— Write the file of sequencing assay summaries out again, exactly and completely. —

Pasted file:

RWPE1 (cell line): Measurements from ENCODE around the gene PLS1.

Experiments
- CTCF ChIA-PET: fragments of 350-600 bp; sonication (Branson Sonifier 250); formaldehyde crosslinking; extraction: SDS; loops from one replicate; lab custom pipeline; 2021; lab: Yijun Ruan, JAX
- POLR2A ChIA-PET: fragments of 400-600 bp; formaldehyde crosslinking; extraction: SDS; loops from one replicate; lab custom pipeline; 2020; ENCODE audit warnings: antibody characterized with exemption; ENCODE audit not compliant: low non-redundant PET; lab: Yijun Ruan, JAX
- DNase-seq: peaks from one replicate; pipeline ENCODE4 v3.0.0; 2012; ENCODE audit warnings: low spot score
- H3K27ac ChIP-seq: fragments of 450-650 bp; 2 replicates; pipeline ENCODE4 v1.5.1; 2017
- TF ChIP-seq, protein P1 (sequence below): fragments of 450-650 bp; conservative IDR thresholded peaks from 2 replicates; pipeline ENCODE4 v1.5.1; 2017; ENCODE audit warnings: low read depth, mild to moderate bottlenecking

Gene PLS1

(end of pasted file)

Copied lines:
RWPE1 (cell line): Measurements from ENCODE around the gene PLS1.

Experiments
- CTCF ChIA-PET: fragments of 350-600 bp; sonication (Branson Sonifier 250); formaldehyde crosslinking; extraction: SDS; loops from one replicate; lab custom pipeline; 2021; lab: Yijun Ruan, JAX
- POLR2A ChIA-PET: fragments of 400-600 bp; formaldehyde crosslinking; extraction: SDS; loops from one replicate; lab custom pipeline; 2020; ENCODE audit warnings: antibody characterized with exemption; ENCODE audit not compliant: low non-redundant PET; lab: Yijun Ruan, JAX
- DNase-seq: peaks from one replicate; pipeline ENCODE4 v3.0.0; 2012; ENCODE audit warnings: low spot score
- H3K27ac ChIP-seq: fragments of 450-650 bp; 2 replicates; pipeline ENCODE4 v1.5.1; 2017
- TF ChIP-seq, protein P1 (sequence below): fragments of 450-650 bp; conservative IDR thresholded peaks from 2 replicates; pipeline ENCODE4 v1.5.1; 2017; ENCODE audit warnings: low read depth, mild to moderate bottlenecking

Gene PLS1